Comments about ‘Vai's View: Vai's View: Mission could open doors for young hoops phenom’

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Published: Friday, May 18 2012 8:00 p.m. MDT

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Somewhere in Time, UT

Vai, I read the SI article and it is excellent. So is your article in response. I hope there's a chance that Jabari will read it.

Agua Dulce, TX

Jabari Parker needs to do something to break the comparison between him and LeBum James.

Sandy, UT

Good article Vai. I have to disagree with one point though. A mission was not so challenging that 99% of others could not cope or handle it. Many people just coast through missions without realizing the opportunities before them. In some ways a mission is easier than real life because it is so structured and removes a lot of the individual decision making required as a responsible adult in the world. I'm not trying to take anything away from a mission - it's the best thing I've ever done - but it's not as hard as many make it out to be.


I grew up in Provo and went to BYU. Both of my parents taught at BYU. My dad and all of my brothers went on missions. Every man I knew was faithful in the church...it was all I knew.

I had faith that the church was true and always knew that I would go on a mission. I honored my priesthood and lived my life to be worthy of a mission. There was just one problem, I didn't KNOW the church was true. How could I go on a mission and profess to know anything of the divinity of Christ or the truthfulness of Joseph Smith and the Book of Mormon? To do so would be deceitful and contrary to the basic moral that I was raised with...honesty.

I chose not to go. I think there are a lot of young men that feel just as I did. How can such a person go on a mission? Perhaps that is what Danny Ainge is referring to in his comment about missions. Perhaps more Mormons should contemplate the morality of encouraging young men to profess something is true when they have no such knowledge.

ed in atl
Duluth, GA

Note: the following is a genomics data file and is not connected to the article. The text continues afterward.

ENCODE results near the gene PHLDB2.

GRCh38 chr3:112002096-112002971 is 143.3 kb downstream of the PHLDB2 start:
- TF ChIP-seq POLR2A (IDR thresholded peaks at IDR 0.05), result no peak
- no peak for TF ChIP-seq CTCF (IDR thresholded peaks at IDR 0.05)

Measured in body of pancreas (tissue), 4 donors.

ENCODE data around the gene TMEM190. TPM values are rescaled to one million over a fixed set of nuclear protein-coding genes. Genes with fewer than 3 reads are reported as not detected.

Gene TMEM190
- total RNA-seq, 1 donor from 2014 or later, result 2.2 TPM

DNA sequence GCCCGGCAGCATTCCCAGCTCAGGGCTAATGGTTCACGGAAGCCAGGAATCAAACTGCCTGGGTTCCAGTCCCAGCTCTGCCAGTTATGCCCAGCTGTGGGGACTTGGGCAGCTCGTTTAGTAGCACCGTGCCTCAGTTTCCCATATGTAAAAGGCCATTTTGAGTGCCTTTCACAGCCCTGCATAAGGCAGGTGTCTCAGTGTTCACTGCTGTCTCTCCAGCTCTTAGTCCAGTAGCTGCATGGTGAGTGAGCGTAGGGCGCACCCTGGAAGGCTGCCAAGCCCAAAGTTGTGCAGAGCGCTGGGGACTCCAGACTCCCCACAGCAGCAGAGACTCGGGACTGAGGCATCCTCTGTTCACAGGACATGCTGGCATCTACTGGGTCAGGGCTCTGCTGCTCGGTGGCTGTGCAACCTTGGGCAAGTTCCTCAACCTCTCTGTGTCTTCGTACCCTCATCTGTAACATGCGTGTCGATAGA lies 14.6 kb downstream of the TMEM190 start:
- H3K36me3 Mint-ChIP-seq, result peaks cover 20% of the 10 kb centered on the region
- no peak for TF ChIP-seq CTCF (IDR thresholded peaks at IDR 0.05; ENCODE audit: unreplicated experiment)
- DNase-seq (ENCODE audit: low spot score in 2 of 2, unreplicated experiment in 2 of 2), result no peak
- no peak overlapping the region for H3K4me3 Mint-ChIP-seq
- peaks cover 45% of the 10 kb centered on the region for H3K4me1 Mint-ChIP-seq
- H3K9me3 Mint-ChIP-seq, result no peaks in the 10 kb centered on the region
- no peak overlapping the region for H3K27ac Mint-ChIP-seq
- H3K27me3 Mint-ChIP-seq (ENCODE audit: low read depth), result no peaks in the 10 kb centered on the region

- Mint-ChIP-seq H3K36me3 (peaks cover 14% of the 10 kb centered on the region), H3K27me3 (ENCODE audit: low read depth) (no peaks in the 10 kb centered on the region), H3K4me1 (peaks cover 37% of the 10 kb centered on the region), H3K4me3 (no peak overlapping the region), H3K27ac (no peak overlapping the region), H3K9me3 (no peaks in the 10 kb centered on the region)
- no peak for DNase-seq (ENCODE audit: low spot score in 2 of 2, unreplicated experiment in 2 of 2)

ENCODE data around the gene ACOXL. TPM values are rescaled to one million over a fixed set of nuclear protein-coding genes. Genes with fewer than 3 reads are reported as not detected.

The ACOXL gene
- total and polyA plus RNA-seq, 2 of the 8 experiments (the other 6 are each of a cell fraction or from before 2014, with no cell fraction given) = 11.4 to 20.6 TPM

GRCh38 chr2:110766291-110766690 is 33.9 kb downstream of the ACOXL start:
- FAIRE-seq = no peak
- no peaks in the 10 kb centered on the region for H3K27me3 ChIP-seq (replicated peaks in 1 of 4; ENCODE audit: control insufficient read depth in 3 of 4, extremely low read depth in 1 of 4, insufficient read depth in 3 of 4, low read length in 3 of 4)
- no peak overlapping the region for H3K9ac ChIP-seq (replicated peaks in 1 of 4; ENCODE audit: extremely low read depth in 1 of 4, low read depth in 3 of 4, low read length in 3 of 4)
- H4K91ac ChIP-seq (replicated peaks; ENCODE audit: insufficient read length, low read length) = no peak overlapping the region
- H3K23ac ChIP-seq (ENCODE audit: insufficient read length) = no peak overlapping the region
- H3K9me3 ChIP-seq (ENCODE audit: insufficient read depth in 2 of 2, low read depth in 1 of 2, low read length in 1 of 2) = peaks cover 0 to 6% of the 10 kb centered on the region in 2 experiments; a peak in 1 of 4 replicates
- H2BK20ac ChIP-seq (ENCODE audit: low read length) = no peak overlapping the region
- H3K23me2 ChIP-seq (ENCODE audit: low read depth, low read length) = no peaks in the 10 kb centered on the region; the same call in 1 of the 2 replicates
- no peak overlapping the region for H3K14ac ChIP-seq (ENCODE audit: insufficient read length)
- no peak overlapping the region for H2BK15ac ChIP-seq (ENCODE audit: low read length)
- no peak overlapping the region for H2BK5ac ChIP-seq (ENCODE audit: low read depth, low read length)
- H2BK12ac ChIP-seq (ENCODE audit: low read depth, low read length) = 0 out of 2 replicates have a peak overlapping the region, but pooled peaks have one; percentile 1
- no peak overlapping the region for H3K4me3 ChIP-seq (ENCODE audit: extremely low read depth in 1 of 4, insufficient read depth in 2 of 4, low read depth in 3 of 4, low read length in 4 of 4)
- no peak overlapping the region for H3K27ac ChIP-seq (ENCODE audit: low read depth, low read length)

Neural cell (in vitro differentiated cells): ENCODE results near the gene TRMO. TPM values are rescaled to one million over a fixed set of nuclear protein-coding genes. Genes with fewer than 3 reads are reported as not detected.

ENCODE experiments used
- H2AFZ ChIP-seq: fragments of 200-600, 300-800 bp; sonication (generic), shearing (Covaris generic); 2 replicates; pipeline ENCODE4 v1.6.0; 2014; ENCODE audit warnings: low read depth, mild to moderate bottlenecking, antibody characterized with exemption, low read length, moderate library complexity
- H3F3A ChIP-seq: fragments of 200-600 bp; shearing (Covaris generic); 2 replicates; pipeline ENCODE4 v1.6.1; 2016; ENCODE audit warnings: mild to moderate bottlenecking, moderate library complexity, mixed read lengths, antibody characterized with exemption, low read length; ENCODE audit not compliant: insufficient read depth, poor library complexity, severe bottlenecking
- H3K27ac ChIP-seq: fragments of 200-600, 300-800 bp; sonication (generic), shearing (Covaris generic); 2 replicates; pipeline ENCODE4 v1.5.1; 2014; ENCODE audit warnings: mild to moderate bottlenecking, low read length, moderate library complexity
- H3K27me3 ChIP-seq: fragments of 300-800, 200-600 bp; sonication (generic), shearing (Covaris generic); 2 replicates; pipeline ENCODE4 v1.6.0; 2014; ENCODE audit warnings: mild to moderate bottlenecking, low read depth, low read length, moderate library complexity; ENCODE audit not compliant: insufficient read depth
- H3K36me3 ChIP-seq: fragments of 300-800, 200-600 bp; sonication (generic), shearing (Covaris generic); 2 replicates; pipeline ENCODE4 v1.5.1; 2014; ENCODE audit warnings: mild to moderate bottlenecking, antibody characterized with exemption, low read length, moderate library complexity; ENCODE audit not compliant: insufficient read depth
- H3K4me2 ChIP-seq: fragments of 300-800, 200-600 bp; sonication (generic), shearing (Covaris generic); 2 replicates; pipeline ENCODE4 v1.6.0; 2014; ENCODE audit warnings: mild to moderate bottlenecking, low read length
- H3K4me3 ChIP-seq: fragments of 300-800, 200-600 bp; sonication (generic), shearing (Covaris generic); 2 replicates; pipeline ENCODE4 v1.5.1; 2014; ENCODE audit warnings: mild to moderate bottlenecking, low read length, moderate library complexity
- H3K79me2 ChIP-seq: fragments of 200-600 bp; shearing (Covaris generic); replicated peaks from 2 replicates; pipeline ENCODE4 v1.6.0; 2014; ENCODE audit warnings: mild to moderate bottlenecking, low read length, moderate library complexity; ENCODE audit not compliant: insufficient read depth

My daughter came home from her mission in October. Her brother left for his mission in November. He would not have gone without her serving the Lord. Her mission changed & example was the encouragement for him to go at 21. Her mission changed my life for the better.

Saint George, UT

If I were in a position to recommend that every father, mother, Bishop, Stake President in the LDS Church keep a copy of this article in the back of their Book of Mormon, I would do it. Especially for that forseen, or unforseen, time when the answer to that question becomes very relevant.

I would hope that every recruiter, every faculty member, every coach, every ardent fan pushing BYU athletics will do the same.

South Weber, UT

Always good to open the sports page for as good moral lecture. What started out as a comment on young Mr. Basketball ended up with that pesky old free agency slant by Vai hammering his points home.


Great article as always & very inspirational. Thank you for your comments on the mission thing. I loved my mission but I have 2 sons, who for medical reasons can not serve. As a church we need to not judge why someone did not serve. it's personal between the person & the Lord. I love that I share a faith with folks such as the Skihema's & the Parker's & the Romney's not perfect just trying to do the best we can & humbly do our part.



Awesome article! Agree with everything you said. Every LDS young man should prepare, and be ready to serve. Those of us who did almost universally cherish the experience and blessing of serving a mission. That service can truly change one's life.

We also need to withhold judgement, and still respect, love, and value those who choose not to, for whatever reason. My Brother in law from SLC went directly into the military out of high school, and has since served as a Bishop among other callings.


Not such a goog article. This kid has enough pressure on him without someone harping about a mission. Let him be a kid.

Spanish Fork, UT

Great job, Vai. I tend to agree a "bit" with Danny Ainge. My father in law was a clinical psychologist at BYU counselling students. He once told Elder Hinckley that he counseled some young men NOT to serve missions. Elder Hinckley agreed that some young men were simply not ready or capable in a spiritual and mental sense. That said, those cases are relatively rare.

If a young man has a testimony of the Gospel of Christ, regardless of how strong it is, he will have the chance to get out of his little world of self-serving and have the greatest chance with the greatest reward to serve someone else virtually 24/7 for two years. And for young women, 18 great months.

Yes, a great many of us fail to do all we can do when serving, but value has nonetheless been given and received.

Ten years after ending his career in the NBA vs. ten years after serving a mission, Jabari Parker is more than likely going to have more overwhelmingly wonderful memories of his mission and the people whose lives he's forever changed for the better.


I think a mission is very personal and while everyone's experience is different, I think it should be strongly recommended as should any opportunity for service.